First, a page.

Rheumatoid arthritis, psoriatic arthritis, and axial spondyloarthritis epidemiology in England from 2004 to 2020: An observational study using primary care electronic health record data.
Scott IC., Whittle R., Bailey J., Twohig H., Hider SL., Mallen CD., Muller S., Jordan KP.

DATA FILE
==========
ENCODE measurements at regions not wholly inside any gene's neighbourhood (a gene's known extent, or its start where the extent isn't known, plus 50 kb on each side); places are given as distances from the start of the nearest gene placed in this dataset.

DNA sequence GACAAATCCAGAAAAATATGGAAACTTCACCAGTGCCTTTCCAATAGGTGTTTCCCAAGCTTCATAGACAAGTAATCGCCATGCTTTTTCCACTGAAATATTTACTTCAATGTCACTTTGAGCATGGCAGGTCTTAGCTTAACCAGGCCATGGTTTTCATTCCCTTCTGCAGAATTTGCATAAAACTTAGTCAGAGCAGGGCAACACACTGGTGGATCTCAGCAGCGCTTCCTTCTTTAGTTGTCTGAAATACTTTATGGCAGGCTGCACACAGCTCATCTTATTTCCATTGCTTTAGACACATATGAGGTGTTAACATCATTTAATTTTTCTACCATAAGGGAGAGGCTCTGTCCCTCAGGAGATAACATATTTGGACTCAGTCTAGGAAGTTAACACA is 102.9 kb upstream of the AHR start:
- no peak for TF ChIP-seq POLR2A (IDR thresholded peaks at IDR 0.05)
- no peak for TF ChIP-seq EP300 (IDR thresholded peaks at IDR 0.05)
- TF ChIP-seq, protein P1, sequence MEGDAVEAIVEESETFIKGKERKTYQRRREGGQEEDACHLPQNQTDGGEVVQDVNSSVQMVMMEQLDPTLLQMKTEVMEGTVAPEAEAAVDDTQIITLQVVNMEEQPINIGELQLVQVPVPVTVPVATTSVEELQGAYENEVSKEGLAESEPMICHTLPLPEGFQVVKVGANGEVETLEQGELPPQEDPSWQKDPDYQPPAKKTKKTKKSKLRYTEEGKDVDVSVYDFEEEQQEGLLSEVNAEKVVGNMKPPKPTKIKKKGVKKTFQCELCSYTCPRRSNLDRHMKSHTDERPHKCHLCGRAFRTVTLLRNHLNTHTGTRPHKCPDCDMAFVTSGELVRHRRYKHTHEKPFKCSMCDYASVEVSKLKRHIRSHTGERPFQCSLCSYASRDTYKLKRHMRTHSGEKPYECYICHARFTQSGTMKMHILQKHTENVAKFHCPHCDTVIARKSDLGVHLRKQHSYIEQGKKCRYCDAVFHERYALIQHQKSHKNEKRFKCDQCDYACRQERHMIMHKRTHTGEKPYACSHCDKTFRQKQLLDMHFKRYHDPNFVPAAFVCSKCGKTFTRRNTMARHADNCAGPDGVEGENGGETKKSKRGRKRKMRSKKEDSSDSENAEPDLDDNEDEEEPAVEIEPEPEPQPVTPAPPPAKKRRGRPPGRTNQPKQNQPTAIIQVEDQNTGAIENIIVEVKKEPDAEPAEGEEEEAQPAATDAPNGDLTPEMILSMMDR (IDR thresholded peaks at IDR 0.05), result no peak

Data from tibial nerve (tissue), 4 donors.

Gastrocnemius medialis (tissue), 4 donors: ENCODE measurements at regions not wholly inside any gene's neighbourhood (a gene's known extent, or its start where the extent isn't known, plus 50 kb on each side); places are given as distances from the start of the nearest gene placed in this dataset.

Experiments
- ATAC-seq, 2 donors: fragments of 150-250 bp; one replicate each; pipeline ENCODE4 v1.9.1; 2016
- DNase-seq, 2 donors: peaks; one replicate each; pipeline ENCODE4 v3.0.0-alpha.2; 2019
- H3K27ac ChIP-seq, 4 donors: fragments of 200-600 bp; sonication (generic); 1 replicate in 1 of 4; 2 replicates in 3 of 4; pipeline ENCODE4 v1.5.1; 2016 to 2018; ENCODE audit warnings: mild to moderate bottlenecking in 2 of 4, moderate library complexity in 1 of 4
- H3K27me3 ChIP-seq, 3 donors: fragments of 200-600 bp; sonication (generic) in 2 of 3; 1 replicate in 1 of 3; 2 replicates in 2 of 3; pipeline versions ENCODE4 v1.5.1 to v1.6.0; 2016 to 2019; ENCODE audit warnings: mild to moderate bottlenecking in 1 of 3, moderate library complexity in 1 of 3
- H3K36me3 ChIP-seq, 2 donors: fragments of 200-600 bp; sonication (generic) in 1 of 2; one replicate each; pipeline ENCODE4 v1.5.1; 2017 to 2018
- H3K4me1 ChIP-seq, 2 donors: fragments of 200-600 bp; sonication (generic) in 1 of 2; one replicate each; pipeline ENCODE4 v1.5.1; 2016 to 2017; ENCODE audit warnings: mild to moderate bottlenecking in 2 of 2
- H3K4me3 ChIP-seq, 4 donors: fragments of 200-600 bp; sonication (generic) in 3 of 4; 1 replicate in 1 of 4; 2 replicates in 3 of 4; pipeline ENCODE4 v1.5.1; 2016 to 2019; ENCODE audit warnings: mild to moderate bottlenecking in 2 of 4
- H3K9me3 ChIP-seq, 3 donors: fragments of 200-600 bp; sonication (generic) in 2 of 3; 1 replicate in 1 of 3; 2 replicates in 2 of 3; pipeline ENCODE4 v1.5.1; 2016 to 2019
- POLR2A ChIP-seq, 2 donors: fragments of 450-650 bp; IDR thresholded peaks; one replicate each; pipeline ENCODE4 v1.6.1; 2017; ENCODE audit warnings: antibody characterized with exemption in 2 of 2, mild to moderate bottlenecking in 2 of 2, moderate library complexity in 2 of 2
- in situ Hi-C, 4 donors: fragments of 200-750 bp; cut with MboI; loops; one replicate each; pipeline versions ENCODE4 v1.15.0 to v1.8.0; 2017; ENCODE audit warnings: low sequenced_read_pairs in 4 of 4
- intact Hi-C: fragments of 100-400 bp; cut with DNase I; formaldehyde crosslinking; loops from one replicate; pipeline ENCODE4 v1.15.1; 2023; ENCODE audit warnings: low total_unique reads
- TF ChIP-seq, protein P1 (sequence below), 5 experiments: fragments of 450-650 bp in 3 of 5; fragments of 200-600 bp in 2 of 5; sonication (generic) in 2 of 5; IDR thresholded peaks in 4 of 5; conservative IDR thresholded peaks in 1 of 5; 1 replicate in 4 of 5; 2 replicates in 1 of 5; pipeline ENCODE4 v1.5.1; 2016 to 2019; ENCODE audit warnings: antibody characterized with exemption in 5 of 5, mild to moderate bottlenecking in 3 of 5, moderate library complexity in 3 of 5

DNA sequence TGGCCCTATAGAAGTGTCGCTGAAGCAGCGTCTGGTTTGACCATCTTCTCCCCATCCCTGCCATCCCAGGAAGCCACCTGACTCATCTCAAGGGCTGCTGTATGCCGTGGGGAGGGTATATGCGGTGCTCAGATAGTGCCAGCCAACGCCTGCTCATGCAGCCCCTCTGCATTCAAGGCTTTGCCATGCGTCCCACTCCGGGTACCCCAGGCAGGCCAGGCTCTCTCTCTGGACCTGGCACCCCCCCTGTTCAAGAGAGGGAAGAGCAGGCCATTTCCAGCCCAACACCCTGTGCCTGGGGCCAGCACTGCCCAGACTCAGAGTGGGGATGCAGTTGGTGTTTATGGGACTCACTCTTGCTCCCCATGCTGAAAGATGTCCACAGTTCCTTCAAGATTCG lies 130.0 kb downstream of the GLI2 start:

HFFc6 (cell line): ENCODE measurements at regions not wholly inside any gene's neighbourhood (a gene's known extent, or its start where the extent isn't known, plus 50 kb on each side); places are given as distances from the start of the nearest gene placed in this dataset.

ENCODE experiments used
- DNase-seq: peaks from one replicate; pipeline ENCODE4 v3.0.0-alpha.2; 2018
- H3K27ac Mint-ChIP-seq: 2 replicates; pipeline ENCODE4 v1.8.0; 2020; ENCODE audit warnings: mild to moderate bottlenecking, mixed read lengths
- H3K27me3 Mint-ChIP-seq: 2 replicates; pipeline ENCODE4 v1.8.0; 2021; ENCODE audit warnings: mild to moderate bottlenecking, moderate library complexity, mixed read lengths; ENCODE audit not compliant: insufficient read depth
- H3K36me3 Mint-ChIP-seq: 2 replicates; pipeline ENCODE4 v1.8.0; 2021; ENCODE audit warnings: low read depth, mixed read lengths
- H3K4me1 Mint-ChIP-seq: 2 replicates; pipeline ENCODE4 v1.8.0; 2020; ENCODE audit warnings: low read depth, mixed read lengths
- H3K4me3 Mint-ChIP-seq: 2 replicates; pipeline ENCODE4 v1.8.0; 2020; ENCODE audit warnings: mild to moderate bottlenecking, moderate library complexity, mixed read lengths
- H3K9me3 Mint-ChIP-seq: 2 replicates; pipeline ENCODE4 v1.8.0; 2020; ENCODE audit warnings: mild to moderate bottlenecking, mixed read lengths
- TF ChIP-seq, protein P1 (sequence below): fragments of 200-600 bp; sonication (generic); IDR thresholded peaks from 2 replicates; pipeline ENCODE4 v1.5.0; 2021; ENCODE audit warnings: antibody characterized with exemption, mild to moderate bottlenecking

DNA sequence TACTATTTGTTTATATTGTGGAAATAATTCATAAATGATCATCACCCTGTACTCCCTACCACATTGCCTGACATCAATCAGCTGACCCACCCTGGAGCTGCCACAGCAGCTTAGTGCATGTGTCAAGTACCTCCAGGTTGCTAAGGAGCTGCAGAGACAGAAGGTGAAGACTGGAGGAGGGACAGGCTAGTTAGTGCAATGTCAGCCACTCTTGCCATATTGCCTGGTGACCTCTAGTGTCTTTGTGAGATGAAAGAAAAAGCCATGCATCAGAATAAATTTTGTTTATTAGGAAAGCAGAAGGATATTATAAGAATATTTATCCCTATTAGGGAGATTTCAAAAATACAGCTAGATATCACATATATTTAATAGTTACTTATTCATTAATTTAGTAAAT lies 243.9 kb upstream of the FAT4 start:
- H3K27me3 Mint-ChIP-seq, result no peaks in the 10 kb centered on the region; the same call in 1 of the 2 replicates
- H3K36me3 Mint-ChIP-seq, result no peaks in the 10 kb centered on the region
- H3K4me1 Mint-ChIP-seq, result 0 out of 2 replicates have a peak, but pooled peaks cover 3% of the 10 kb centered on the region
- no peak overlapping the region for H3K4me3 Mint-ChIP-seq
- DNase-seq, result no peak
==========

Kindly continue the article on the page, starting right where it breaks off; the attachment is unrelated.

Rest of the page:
BACKGROUND: Contemporary data on rheumatoid arthritis (RA), psoriatic arthritis (PsA) and axial spondyloarthritits (SpA) epidemiology in England are lacking. This knowledge is crucial to planning healthcare services. We updated algorithms defining patients with diagnoses of RA, PsA, and axial SpA in primary care and applied them to describe their incidence and prevalence in the Clinical Practice Research Datalink Aurum, an electronic health record (EHR) database covering ∼20% of England. METHODS: Algorithms for ascertaining patients with RA, axial SpA, and PsA diagnoses validated in primary care EHR databases using Read codes were updated (to account for the English NHS change to SNOMED CT diagnosis coding) and applied. Updated diagnosis and synthetic disease-modifying anti-rheumatic drug code lists were devised by rheumatologists and general practitioners. Annual incidence/point-prevalence of RA, PsA, and axial SpA diagnoses were calculated from 2004 to 2020 and stratified by age/sex. FINDINGS: Point-prevalence of RA/PsA diagnoses increased annually, peaking in 2019 (RA 0·779% [95% confidence interval (CI) 0·773, 0·784]; PsA 0·287% [95% CI 0·284, 0·291]) then falling slightly. Point-prevalence of axial SpA diagnoses increased annually (except in 2018/2019), peaking in 2020 (0·113% [95% CI 0·111, 0·115]). RA diagnosis annual incidence was higher between 2013-2019 (after inclusion in the Quality and Outcomes Framework, range 49·1 [95% CI 47·7, 50·5] to 52·1 [95% CI 50·6, 53·6]/100,000 person-years) than 2004-2012 (range 34·5 [95% CI 33·2, 35·7] to 40·0 [95% CI 38·6, 41·4]/100,000 person-years). Increases in the annual incidence of PsA/axial SpA diagnosis occurred following new classification criteria publication. Annual incidence of RA, PsA and axial SpA diagnoses fell by 40·1%, 67·4%, and 38·1%, respectively between 2019 and 2020, likely reflecting the COVID-19 pandemic's impact on their diagnosis. INTERPRETATION: Recorded RA, PsA, and axial SpA diagnoses are increasingly prevalent in England, underlining the importance of organising healthcare services to provide timely, treat-to-target care to optimise the health of >1% of adults in England. FUNDING: National Institute for Health and Care Research (NIHR300826).